The fundamental question motivating the COURAGE trial was whether using PCI to reverse flow-limiting stenoses (narrowing of coronary arteries) would reduce the risk of MI and death among CAD patients more than OMT would. While PCI had been shown to provide substantial benefit for patients with ACS, its benefit for the stable CAD population had not been conclusively demonstrated. Previous studies had shown that PCI could decrease angina frequency and improve short-term exercise performance in that population, but it did not clearly reduce cardiovascular-event frequencies over either short or long time frames. However, most of the clinical trials that assessed these end points were small and underpowered (Boden, O’Rourke, et al., 2007), enrolling a total of only 1,872 patients (Diamond and Kaul, 2007). A meta-analysis of trials among patients with stable CAD published in 2005 showed that PCI achieved no reduction in acute coronary events or death compared with OMT (Katritsis and Ioannidis, 2005).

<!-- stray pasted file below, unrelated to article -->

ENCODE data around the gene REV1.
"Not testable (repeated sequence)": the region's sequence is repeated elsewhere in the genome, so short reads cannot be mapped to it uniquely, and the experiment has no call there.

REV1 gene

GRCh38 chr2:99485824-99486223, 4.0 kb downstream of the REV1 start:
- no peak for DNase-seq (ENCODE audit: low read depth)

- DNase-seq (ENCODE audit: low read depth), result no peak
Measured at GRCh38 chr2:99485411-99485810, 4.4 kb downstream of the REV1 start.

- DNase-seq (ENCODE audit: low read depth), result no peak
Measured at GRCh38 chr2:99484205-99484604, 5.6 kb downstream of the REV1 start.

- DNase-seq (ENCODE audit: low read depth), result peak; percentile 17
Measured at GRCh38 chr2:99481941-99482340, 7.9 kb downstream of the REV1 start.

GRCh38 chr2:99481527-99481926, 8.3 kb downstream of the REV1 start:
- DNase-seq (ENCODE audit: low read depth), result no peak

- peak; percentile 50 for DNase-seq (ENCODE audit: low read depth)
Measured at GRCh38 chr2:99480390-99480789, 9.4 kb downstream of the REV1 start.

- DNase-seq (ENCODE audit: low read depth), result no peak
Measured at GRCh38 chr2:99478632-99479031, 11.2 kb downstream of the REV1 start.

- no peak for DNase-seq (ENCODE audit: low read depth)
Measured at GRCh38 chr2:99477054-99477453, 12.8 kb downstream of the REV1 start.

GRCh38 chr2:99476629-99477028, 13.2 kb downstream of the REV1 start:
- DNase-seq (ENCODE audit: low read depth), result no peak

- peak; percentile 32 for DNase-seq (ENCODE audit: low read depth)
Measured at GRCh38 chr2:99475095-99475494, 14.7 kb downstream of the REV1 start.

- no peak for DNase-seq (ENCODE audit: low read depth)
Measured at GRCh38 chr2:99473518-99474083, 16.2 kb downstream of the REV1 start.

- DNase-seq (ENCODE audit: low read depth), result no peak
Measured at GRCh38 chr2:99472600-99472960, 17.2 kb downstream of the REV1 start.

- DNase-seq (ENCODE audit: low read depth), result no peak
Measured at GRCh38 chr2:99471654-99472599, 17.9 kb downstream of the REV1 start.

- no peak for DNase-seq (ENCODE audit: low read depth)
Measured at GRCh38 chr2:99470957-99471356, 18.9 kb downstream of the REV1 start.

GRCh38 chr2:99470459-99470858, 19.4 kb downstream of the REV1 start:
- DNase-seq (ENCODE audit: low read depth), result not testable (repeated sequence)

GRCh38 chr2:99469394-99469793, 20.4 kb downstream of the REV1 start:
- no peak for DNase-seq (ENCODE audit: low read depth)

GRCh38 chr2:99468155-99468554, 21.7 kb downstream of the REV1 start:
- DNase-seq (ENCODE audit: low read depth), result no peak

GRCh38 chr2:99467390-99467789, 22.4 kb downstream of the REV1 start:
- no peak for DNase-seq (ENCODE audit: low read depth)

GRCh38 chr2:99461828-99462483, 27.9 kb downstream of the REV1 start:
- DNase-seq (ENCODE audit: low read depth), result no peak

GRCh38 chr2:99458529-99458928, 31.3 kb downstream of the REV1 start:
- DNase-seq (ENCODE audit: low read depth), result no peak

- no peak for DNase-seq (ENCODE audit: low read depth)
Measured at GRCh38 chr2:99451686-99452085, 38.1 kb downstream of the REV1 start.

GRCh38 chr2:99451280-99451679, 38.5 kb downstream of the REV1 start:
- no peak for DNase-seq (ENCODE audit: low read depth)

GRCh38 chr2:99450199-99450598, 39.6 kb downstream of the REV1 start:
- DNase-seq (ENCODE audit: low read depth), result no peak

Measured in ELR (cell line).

The superiority of PCI in improving quality-of-life outcomes for patients with stable CAD had also not been demonstrated conclusively. Few large-scale studies had addressed this question, and moreover, the treatments used in prior studies were already out of date, including neither the current treatment approaches for medical management nor the use of intracoronary stents for patients who received PCI.